As an avid sailor and river rafter Michael spent considerable time in his canoe or kayak or boat exploring rivers and Lake Powell.  His artwork features the beauty of waterways as well as the back country of the Southwest where he often paints plein-air. Michael has also captured the mountains of Colorado and the beaches of Northern California, honoring their special qualities. The sense of purity and awesome beauty of nature is of paramount consideration throughout all of Redhawk’s paintings conveying a pristine landscape before the intrusion of man.  Romantic Realism is the term used to describe his painting style.


Eric Hultquist

Eric Hultquist was born in Victoria, Texas in 1949. He has successfully worked in a wide variety of materials: ceramic, wood, neon, steel and acrylic. Heavily influenced by Cubism, his work concentrates in the area of functional sculpture and art furniture. The Cubist influence results in a manipulation of space and form that creates novel distortions. These emerge in his paintings as a kind of amorphous surrealism. His re-interpretation of traditional elements and designs using techniques of Concrescentism results in hybrid decorative motifs and forms. These influences inspire artworks that are expressed in well-defined lines and carefully delineated geometric forms that are most frequently juxtaposed or contrasted against organic movement and natural flow patterns like those derived from water or smoke.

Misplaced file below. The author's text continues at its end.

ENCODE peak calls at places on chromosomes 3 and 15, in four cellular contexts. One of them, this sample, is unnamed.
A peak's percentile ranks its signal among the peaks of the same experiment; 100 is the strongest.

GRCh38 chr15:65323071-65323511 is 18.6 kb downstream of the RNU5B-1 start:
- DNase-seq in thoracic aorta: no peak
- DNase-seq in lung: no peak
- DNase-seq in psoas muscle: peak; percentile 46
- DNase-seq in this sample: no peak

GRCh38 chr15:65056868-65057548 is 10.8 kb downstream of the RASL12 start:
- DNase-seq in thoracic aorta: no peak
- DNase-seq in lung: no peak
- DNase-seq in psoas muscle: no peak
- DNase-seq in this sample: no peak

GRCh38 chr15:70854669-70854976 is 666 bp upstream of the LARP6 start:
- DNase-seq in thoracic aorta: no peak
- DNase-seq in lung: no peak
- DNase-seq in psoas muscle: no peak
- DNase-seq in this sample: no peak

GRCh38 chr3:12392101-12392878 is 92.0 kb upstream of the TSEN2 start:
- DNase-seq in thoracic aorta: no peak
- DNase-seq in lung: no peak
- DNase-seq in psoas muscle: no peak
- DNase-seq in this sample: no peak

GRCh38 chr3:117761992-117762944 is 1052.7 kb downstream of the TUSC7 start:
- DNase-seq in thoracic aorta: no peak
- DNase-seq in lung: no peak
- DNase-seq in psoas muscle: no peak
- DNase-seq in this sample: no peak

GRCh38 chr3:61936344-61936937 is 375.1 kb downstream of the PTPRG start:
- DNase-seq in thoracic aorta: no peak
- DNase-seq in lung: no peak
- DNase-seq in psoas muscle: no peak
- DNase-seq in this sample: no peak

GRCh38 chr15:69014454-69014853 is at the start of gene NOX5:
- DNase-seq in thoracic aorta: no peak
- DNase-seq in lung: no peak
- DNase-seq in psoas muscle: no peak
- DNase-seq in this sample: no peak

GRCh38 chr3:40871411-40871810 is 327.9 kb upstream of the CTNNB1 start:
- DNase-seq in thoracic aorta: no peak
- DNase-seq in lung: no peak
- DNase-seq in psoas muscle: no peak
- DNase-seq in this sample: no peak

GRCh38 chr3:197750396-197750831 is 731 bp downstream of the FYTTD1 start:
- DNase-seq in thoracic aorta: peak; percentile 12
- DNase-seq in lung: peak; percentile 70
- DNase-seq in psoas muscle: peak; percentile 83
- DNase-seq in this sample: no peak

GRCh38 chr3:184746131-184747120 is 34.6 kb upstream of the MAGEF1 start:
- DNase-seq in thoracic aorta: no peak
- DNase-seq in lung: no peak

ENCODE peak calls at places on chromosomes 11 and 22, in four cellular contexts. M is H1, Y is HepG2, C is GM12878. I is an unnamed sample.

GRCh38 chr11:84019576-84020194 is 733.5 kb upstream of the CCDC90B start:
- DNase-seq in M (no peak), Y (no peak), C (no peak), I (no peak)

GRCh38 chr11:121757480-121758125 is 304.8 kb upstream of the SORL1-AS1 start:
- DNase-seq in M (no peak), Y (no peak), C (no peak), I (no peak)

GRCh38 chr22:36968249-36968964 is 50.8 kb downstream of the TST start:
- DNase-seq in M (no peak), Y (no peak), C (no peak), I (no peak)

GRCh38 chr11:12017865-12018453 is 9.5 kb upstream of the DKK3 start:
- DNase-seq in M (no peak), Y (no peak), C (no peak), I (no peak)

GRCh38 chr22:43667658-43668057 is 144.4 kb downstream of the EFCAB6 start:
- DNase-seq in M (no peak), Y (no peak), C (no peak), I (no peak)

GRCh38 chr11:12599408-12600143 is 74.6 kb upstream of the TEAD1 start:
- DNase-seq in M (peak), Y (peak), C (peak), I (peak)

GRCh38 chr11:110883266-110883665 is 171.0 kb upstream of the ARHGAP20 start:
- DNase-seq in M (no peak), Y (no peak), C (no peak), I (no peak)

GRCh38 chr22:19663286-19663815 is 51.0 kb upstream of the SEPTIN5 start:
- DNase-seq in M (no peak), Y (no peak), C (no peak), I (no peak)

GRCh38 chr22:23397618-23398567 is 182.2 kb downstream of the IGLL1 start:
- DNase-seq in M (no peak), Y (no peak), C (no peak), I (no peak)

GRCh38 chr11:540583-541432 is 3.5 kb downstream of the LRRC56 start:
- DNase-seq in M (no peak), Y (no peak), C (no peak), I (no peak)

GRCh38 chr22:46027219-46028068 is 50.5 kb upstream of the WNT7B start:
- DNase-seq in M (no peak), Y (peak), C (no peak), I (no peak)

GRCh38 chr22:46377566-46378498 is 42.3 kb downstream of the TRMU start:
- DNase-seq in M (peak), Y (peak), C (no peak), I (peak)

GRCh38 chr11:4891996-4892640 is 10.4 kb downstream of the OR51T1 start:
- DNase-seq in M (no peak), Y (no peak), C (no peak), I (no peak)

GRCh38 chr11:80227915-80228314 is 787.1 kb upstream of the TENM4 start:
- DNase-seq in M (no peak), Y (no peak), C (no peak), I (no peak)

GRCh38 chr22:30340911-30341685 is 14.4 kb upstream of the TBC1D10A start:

Considered a Master Artist, he has produced works using several mediums, including ceramics, neon, painting (acrylic), wood and metal. Underwent extensive training in sculpture at Arizona State University.

Every artist has a favorite material. No material has captured my imagination like steel. Steel is heavy, durable, massive, and permanent. With a little heat, it becomes as pliable as clay but when the heat is removed, it returns to its former inflexible state.

“Various motifs consistently reappear in my work in much the same way that a particular configuration of notes is used by a composer or a cast of characters appearing in a play. Among these motifs or elements are: the squared spiral, the irregular zigzag, the trapezoid, an elongated teardrop, along with standard geometric forms (such as: squares, triangles, circles), stylized “flow patterns” as seen in: smoke, water, clouds or other illustrations of organic motion. The juxtaposition of these basic motifs and design elements result in a hybridizing of geometric pattern linked to organic flow But it’s the way in which I combine and use these that produce truly unique creations. My work isn’t about the random attachment or combination of these dissimilar forms or shapes in a conglomeration but rather about achieving a harmonious resolution in the interconnection of dissimilar forms. In fact my work is probably more about the achievement of this balance than anything else.”